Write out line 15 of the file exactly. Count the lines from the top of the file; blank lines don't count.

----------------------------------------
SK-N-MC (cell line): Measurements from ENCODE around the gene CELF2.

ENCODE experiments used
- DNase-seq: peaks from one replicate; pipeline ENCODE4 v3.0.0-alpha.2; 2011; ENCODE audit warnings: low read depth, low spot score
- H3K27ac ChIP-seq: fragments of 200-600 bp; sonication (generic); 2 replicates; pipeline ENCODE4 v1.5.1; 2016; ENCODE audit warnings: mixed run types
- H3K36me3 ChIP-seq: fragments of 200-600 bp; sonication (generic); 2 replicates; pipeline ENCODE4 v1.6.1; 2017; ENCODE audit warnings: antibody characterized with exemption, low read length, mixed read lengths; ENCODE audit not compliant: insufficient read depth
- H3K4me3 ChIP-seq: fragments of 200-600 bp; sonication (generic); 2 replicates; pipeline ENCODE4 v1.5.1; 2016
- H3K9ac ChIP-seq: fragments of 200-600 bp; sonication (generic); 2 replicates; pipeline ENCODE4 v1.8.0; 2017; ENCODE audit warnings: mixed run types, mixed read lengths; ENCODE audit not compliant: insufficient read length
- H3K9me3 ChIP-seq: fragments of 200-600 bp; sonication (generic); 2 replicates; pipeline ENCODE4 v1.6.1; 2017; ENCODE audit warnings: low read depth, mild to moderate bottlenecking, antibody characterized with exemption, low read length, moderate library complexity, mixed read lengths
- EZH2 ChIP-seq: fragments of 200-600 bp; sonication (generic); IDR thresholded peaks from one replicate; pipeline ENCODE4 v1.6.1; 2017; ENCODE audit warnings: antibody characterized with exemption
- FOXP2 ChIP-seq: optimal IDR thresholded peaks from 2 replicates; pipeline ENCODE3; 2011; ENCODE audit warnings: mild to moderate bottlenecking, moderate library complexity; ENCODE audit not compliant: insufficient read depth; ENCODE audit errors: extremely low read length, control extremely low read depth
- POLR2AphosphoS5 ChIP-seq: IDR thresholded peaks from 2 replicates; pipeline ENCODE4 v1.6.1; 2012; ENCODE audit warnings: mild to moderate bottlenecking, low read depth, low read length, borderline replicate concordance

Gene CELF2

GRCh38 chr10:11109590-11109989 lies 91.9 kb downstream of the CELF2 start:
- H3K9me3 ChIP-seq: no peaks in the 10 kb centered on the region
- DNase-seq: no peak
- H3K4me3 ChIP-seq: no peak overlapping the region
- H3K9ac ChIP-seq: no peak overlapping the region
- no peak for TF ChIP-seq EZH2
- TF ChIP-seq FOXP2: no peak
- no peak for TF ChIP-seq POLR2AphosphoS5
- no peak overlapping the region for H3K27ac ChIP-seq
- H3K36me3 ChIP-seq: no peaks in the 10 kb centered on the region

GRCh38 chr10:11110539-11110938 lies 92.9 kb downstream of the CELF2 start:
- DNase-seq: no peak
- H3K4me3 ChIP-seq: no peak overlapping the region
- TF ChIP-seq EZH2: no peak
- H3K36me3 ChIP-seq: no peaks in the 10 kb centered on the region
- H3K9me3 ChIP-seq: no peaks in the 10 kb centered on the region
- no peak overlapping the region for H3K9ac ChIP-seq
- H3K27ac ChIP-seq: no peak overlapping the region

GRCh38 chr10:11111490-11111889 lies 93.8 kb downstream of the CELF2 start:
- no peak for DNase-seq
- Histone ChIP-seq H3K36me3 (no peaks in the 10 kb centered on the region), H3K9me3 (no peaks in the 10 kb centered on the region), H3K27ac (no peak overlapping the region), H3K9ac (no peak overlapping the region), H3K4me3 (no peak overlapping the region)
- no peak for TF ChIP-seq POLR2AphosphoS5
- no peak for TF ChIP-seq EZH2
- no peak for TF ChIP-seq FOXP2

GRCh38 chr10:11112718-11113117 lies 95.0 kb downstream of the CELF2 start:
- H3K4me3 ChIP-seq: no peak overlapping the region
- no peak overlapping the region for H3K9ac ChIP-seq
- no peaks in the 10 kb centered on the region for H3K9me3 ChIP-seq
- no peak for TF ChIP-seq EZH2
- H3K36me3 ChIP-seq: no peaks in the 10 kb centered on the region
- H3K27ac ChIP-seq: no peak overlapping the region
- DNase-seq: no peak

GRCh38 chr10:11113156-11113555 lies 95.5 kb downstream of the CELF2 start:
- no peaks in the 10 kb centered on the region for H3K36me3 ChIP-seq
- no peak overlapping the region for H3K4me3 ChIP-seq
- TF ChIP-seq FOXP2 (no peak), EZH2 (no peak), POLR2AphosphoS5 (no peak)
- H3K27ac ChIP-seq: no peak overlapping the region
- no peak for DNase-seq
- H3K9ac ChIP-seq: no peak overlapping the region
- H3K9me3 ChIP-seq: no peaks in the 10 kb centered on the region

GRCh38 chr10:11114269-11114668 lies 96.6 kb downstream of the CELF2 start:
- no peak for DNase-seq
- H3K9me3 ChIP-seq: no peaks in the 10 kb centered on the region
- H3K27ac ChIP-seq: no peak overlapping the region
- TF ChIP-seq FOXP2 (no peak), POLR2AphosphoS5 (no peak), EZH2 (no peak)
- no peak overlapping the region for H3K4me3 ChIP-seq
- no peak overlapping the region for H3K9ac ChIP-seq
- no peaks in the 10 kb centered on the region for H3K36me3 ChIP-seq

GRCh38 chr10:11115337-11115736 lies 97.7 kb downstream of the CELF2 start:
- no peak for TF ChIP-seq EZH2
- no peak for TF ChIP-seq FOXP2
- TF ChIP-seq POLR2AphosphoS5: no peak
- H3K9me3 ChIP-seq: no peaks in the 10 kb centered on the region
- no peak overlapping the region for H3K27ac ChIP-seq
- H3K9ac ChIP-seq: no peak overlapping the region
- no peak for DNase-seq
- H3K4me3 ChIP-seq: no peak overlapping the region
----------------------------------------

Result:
- DNase-seq: no peak